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PETA Relaunches Banned Smoking-Baby Billboard Following ASA Ruling

For Immediate Release:

23 July 2013

Contact:

Ben Williamson +44 (0) 20 7837 6327, ext 229; BenW@peta.org.uk

London – Following a recent ruling by the Advertising Standards Authority (ASA) against a PETA billboard that warned parents of the dangers of meat-based diets, PETA has slightly altered and is relaunching the controversial billboard that depicts a baby smoking a cigar. The text now reads, "You wouldn't let your child smoke. Like smoking, eating bacon, sausages and other processed meats is linked to cancer. Go vegan!" The ASA objected to the fact that the previous version of the billboard did not single out the specific meats that have been scientifically proved to increase the risk of cancer, but PETA is determined that its public service health message be heard and has a new warning for parents.

"PETA's message to parents about the health risks associated with eating meat needs to be heard", says PETA's Mimi Bekhechi. "With this new billboard, PETA will remind parents that just as we should put down cigarettes, we should also put down meat and pick up fibre-rich, heart-healthy plant-based foods instead."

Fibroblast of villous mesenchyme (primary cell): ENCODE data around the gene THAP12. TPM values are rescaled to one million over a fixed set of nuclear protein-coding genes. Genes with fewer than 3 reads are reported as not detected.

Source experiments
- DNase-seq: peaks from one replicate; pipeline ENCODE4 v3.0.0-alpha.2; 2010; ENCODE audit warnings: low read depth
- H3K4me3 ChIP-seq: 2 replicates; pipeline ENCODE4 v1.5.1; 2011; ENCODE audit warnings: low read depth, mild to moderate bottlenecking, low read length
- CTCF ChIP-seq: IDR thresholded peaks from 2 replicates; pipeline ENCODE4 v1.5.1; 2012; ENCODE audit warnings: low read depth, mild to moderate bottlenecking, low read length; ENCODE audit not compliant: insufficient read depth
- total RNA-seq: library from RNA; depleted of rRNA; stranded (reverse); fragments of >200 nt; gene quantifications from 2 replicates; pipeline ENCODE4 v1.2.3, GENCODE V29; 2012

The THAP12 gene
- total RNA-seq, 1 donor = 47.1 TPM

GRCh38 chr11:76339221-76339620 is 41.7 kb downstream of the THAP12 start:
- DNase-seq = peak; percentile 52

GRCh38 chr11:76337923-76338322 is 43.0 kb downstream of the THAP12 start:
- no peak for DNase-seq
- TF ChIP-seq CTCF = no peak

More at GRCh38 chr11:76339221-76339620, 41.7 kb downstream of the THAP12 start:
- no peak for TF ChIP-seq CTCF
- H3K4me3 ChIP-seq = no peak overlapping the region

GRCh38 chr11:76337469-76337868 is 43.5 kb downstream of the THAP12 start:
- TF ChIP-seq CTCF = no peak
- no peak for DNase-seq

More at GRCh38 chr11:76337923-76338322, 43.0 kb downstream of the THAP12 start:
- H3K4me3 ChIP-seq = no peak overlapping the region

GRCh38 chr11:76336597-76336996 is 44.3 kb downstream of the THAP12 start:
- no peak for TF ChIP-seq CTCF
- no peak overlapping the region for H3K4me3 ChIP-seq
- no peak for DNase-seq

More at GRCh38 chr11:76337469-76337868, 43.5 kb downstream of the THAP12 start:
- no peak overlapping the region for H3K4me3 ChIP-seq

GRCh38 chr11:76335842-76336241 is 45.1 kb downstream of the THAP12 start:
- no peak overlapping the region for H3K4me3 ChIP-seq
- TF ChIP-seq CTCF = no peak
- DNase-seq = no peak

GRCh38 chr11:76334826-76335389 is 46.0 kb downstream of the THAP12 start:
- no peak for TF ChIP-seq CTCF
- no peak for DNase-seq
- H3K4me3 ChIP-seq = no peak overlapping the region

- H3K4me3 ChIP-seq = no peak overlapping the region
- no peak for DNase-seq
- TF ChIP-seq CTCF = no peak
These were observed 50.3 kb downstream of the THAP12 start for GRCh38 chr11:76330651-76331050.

The link between meat consumption and the increased risk of cancer has been repeatedly documented in studies and medical reports. According to the Physicians Committee for Responsible Medicine, vegetarians and vegans are about 40 per cent less likely to get cancer than non-vegetarians, regardless of other risks, such as smoking, being overweight and socio-economic background. Because eating habits are formed at an early age, enjoying healthy vegan meals – such as mock-chicken nuggets or tofu veggie stir-fry – with the family is a great way to lead children in the right direction. Dr Benjamin Spock, author of the highly acclaimed parenting guide Dr. Spock's Baby and Child Care, wrote, "Children who grow up getting their nutrition from plant foods rather than meats have a tremendous health advantage. They are less likely to develop weight problems, diabetes, high blood pressure, and some forms of cancer".

Vegans don't just save their own lives – they save up to 100 animals a year from intense suffering on crowded, filthy factory farms and in abattoirs, where many animals are slaughtered while still conscious.

For more information, please visit PETA.org.uk.

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